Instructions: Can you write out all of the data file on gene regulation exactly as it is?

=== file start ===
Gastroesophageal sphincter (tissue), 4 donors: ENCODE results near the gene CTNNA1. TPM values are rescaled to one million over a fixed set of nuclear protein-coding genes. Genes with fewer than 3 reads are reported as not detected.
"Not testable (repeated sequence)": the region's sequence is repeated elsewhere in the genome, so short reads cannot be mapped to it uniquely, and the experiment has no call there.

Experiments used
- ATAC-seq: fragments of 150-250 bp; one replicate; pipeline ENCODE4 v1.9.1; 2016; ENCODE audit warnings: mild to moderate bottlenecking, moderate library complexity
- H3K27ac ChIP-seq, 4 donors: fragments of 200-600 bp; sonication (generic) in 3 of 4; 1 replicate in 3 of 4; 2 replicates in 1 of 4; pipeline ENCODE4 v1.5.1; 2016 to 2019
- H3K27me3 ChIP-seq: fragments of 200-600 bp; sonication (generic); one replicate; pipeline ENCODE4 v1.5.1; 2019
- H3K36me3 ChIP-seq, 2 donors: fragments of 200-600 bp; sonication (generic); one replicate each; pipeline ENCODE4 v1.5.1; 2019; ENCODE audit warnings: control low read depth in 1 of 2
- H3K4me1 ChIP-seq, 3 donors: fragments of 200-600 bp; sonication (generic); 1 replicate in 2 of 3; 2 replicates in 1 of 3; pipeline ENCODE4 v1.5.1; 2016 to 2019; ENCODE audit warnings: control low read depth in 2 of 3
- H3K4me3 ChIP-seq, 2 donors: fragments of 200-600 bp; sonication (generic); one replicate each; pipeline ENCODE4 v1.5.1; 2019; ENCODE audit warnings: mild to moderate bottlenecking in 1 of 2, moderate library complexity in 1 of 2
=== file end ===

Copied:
Gastroesophageal sphincter (tissue), 4 donors: ENCODE results near the gene CTNNA1. TPM values are rescaled to one million over a fixed set of nuclear protein-coding genes. Genes with fewer than 3 reads are reported as not detected.
"Not testable (repeated sequence)": the region's sequence is repeated elsewhere in the genome, so short reads cannot be mapped to it uniquely, and the experiment has no call there.

Experiments used
- ATAC-seq: fragments of 150-250 bp; one replicate; pipeline ENCODE4 v1.9.1; 2016; ENCODE audit warnings: mild to moderate bottlenecking, moderate library complexity
- H3K27ac ChIP-seq, 4 donors: fragments of 200-600 bp; sonication (generic) in 3 of 4; 1 replicate in 3 of 4; 2 replicates in 1 of 4; pipeline ENCODE4 v1.5.1; 2016 to 2019
- H3K27me3 ChIP-seq: fragments of 200-600 bp; sonication (generic); one replicate; pipeline ENCODE4 v1.5.1; 2019
- H3K36me3 ChIP-seq, 2 donors: fragments of 200-600 bp; sonication (generic); one replicate each; pipeline ENCODE4 v1.5.1; 2019; ENCODE audit warnings: control low read depth in 1 of 2
- H3K4me1 ChIP-seq, 3 donors: fragments of 200-600 bp; sonication (generic); 1 replicate in 2 of 3; 2 replicates in 1 of 3; pipeline ENCODE4 v1.5.1; 2016 to 2019; ENCODE audit warnings: control low read depth in 2 of 3
- H3K4me3 ChIP-seq, 2 donors: fragments of 200-600 bp; sonication (generic); one replicate each; pipeline ENCODE4 v1.5.1; 2019; ENCODE audit warnings: mild to moderate bottlenecking in 1 of 2, moderate library complexity in 1 of 2